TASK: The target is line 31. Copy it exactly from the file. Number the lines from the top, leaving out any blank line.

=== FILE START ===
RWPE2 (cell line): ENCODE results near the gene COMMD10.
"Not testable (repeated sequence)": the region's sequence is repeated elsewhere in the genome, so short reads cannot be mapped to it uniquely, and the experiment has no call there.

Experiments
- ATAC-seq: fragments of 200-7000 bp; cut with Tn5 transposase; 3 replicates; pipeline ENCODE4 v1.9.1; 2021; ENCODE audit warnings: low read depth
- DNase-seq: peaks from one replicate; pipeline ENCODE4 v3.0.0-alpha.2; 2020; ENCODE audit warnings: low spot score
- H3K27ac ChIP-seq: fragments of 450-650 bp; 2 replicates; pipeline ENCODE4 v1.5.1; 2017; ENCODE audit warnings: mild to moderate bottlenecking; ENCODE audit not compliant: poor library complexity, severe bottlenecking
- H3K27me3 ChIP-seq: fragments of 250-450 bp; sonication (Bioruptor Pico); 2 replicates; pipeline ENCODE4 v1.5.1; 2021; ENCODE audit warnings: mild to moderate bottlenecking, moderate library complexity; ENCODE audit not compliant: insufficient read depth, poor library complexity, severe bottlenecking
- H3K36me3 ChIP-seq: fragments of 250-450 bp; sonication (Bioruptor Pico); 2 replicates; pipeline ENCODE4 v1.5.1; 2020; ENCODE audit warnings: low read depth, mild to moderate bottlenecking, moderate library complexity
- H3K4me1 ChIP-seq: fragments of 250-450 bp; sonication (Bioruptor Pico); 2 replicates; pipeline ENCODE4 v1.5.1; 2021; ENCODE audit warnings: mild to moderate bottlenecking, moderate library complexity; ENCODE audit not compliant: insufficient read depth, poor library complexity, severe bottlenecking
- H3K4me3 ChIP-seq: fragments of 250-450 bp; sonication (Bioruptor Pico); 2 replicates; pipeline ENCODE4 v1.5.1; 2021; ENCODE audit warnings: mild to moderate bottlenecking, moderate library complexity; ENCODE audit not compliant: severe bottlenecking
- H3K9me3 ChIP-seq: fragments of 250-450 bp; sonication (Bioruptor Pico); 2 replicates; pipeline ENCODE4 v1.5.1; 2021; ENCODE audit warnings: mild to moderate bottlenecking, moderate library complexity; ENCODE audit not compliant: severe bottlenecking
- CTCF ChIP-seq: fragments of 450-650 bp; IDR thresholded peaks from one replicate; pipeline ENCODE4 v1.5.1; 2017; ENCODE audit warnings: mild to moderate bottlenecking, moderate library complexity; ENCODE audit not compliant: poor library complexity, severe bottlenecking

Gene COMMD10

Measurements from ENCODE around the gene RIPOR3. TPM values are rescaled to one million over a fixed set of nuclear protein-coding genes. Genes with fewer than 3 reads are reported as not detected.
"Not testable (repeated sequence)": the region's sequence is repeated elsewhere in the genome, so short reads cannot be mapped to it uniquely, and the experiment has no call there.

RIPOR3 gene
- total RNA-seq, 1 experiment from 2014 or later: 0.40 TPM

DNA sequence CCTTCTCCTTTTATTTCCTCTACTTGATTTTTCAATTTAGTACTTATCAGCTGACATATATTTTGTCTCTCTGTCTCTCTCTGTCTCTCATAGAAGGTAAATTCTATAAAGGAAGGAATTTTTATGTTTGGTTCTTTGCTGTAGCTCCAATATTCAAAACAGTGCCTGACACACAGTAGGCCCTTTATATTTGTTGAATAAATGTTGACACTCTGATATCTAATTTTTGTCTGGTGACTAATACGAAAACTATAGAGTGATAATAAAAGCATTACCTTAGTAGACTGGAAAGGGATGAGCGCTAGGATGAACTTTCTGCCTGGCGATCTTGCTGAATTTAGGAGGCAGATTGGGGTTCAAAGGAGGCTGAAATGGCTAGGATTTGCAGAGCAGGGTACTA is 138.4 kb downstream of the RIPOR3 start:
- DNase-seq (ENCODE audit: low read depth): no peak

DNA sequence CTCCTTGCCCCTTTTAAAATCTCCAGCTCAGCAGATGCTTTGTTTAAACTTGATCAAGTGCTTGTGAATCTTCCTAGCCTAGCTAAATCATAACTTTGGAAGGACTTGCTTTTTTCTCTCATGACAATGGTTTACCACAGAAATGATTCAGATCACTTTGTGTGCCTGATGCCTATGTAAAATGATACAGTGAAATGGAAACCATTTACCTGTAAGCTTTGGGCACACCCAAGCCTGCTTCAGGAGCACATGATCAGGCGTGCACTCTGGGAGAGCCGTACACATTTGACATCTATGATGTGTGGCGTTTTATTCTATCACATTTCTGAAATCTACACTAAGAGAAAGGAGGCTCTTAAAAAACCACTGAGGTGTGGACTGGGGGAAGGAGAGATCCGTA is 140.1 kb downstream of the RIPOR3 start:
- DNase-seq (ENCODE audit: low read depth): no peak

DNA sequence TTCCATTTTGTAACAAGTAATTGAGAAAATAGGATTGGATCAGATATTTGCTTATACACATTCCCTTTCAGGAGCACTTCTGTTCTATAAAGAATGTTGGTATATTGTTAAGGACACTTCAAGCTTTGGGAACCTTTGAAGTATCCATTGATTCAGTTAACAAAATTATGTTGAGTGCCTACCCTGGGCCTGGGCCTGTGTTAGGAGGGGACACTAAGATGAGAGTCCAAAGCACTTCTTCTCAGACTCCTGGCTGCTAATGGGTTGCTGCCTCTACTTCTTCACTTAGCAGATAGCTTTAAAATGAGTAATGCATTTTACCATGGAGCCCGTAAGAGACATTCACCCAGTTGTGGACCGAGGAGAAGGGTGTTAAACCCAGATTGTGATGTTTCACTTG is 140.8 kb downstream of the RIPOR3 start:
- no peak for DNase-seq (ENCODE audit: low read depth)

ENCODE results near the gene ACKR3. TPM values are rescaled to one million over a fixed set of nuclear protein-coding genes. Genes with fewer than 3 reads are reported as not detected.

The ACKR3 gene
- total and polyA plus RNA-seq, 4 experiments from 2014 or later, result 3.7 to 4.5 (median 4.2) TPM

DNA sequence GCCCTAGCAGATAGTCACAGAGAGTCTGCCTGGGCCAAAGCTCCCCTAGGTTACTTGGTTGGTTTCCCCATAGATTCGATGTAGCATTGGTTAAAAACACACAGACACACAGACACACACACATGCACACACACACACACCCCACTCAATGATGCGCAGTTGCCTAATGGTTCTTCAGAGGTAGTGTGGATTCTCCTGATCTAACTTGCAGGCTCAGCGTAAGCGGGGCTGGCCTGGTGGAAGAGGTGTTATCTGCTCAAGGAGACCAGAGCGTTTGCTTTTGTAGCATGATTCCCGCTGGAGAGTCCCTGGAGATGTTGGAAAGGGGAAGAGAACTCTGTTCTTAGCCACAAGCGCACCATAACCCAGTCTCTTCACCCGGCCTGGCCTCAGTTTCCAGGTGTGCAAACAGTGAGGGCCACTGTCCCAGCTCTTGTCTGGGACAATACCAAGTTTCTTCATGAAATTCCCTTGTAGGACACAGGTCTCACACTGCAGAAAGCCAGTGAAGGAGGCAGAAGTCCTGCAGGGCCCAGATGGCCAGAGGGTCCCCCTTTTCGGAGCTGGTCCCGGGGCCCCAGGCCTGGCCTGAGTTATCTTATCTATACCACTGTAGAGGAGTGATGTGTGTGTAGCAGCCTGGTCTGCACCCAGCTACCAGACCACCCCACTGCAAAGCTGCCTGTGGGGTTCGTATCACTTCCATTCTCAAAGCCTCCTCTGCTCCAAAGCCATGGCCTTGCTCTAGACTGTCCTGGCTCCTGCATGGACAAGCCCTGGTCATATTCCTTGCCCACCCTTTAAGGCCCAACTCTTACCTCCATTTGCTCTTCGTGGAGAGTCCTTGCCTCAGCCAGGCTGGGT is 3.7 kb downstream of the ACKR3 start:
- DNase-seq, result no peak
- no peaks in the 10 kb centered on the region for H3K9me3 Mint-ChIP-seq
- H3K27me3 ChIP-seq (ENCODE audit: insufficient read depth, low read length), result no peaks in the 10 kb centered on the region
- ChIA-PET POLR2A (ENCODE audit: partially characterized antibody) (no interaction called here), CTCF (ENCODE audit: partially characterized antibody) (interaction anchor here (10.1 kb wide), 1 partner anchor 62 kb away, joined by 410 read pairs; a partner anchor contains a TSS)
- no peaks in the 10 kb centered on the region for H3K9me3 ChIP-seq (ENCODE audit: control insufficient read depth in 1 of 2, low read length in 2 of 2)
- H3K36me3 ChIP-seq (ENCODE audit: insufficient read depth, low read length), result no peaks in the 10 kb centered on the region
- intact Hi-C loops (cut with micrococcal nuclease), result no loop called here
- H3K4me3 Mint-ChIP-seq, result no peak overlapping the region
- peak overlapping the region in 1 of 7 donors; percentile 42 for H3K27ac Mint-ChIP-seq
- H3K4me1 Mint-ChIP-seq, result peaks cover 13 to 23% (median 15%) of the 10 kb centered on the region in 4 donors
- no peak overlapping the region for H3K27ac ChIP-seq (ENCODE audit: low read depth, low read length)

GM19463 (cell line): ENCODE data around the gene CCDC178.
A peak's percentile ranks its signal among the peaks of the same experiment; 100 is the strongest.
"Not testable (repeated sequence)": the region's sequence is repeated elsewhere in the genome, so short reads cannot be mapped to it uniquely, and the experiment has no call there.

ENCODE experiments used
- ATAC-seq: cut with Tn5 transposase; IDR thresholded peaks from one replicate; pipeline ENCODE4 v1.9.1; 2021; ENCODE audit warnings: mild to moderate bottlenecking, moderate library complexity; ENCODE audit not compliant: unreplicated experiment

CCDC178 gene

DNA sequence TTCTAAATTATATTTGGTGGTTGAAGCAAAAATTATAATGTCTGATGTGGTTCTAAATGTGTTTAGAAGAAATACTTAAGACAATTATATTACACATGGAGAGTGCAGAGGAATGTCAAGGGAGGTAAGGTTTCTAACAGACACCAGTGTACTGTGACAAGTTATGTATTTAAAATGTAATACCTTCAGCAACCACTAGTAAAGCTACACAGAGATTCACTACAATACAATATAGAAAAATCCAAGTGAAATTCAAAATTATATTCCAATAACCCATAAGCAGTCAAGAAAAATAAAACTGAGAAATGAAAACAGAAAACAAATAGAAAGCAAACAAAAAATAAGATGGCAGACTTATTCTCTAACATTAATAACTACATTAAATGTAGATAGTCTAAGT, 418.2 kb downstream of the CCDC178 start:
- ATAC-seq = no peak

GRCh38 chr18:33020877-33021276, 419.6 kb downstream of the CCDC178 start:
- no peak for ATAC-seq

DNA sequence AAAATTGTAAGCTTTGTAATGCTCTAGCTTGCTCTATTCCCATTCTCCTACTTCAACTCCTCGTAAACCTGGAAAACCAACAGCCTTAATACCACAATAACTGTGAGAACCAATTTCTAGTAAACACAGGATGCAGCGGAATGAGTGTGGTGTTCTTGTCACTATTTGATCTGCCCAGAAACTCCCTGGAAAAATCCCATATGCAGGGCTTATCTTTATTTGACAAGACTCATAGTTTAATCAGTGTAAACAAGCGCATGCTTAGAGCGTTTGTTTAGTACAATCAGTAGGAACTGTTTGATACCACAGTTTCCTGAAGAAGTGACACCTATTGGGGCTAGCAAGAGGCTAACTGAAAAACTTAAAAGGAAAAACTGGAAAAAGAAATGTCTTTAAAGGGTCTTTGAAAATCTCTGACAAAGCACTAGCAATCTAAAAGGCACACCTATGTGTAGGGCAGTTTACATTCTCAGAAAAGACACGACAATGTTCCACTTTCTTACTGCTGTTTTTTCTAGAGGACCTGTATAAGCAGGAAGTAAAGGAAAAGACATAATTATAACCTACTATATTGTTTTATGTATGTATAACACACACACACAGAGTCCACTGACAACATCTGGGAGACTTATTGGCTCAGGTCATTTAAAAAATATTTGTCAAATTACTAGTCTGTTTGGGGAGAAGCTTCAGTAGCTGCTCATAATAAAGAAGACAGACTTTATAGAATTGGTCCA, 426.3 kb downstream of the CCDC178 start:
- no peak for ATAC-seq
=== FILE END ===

- ChIA-PET POLR2A (ENCODE audit: partially characterized antibody) (no interaction called here), CTCF (ENCODE audit: partially characterized antibody) (interaction anchor here (10.1 kb wide), 1 partner anchor 62 kb away, joined by 410 read pairs; a partner anchor contains a TSS)